In this action thriller directed by Dinesh Selvaraj, Vikram Prabhu plays Birla Bose, an encounter specialist from Mumbai.

Thuppakki Munai review Vikram Prabhus thriller is predictable fails to connect
Flix Kollywood Thursday, December 13, 2018 - 16:13

Thuppakki Munai is an action thriller starring Vikram Prabhu in the lead. The film has been written and directed by Dinesh Selvaraj whose previous film, Naalu Perukku Nallathunna Ethuvum Thappila, came out in 2017.

Vikram Prabhu plays Birla Bose, an encounter specialist from Mumbai. During the first 10 minutes of the film, the hero’s backstory is told through plenty of newspaper clippings – that’s how extremely talented he is, with criminals falling prey to his gun, left, right and centre.

Another five minutes of the film is dedicated to the love story between Birla Bose and Mythili (played by Hansika). This love story could’ve been done in two minutes, but the director gives us more insights in the three extra minutes. The love story also makes it to the newspaper because our hero is famous. Duh. Also, Mythili is employed at the Prime Minister’s office, which comes in handy as the film progresses.

Because he is notorious for killing criminals, Birla Bose is suspended from the force, is back again and then finally suspended again.

Now that he’s off the task force, the government secretly uses him to rid of criminals. The story now moves to Rameswaram, where a “Bihari Maoist” is found to be guilty of raping and killing a minor girl. Birla is flown down to finish the task for the government.

What happens from there and how Birla’s perspective about killing changes forms the rest of the story.

MS Baaskar plays the father whose daughter is the victim of a brutal crime. Sure, he is an excellent actor and fits the bill perfectly as the bereaved father and the mourning husband. But it is high time directors stopped stereotyping him and casting him into these characters alone.

Thuppakki Munai also comes with a message. The director proves that he has been paying attention to the news, discussing the recent inhuman rape cases in the climax. He also raises a few important questions in the climax – by making sex work legal, can we reduce instances of rape? What needs to be done in a society that lacks severely in ethics? – but these points are served with a little too much sentiment making it sound deliberate and preachy.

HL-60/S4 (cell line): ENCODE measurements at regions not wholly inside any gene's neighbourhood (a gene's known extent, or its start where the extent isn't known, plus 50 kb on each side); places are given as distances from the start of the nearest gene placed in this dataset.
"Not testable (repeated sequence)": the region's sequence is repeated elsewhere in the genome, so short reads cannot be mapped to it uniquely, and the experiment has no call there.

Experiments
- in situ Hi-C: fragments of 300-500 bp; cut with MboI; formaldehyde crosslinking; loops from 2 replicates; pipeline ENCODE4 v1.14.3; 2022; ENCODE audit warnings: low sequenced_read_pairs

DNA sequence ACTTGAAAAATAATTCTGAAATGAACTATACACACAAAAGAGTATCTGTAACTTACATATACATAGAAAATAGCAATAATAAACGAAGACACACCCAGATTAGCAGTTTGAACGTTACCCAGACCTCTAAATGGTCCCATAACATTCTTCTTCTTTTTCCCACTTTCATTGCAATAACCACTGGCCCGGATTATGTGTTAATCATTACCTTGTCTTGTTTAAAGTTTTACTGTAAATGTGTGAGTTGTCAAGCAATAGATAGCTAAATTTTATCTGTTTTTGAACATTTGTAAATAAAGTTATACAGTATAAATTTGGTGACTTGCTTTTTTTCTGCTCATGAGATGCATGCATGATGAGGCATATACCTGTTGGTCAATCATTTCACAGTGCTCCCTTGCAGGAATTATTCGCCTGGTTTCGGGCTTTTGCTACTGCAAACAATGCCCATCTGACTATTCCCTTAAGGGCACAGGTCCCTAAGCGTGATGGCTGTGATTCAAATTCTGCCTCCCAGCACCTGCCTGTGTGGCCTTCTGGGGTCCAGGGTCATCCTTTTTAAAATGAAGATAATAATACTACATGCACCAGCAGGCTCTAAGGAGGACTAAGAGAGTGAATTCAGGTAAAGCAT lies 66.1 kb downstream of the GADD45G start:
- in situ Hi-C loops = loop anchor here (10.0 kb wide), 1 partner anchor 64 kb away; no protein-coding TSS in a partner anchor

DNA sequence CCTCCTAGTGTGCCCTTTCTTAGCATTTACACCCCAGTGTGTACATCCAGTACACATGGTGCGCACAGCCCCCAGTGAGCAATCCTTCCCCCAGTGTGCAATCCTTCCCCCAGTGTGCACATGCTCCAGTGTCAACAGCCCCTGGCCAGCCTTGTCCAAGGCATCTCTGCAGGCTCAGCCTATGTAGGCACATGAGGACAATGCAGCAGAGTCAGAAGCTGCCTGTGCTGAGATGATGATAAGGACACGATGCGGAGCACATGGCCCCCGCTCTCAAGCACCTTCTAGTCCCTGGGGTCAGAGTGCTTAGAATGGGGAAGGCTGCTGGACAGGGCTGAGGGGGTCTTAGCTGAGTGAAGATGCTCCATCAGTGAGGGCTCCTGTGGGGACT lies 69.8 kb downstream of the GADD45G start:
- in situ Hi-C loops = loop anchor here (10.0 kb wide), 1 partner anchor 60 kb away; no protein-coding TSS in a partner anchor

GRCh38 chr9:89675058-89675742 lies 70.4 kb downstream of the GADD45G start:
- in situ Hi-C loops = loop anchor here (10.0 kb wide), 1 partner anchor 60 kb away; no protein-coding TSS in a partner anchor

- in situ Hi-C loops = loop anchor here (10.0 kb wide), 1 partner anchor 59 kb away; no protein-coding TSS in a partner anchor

The film carries certain important narratives that could’ve been told better, discussed better. Especially in the scene involving the four young boys, the director has gone overboard in portraying lust, which could’ve been avoided or done better.

In Thuppakki Munai, the director had a good opportunity to show how migrant labourers are often treated as criminals in the land that they’ve moved to. While he begins on a promising note here, the opportunity remains under-utilised with the audience not really connecting with the character.

Thuppakki Munai’s story discusses two very important issues – child rape and how migrant workers are treated in our society. The film falters when the focus shifts from one issue to the other and in the end the result remains unconvincing. There’s also the feeling that too much has been packed into one narrative.

As a thriller, Thuppakki Munai gets quite predictable. While the sound design in the film is too jarring, the songs are more pleasant. The film’s music has been done by LV Muthu Ganesh. Stunts by Anbariv have been choreographed quite well, especially the one in the climax.

Actor Vikram Prabhu looks his part as the serious cop. However, he fails in connecting with the audience. Hansika has a total screen presence of 15 minutes and very limited scope to perform. Child actor Ammu Abhirami, who was seen in Raatsasan, has done her part well. The film also stars Vela Ramamoorthy as the villain and Mirchi Sha as the “Bihari Maoist” Azad.

You might want to watch this film only if there’s a gun to your head (thuppakki munai).

Disclaimer: This review was not paid for or commissioned by anyone associated with the film. Neither TNM nor any of its reviewers have any sort of business relationship with the film’s producers or any other members of its cast and crew.

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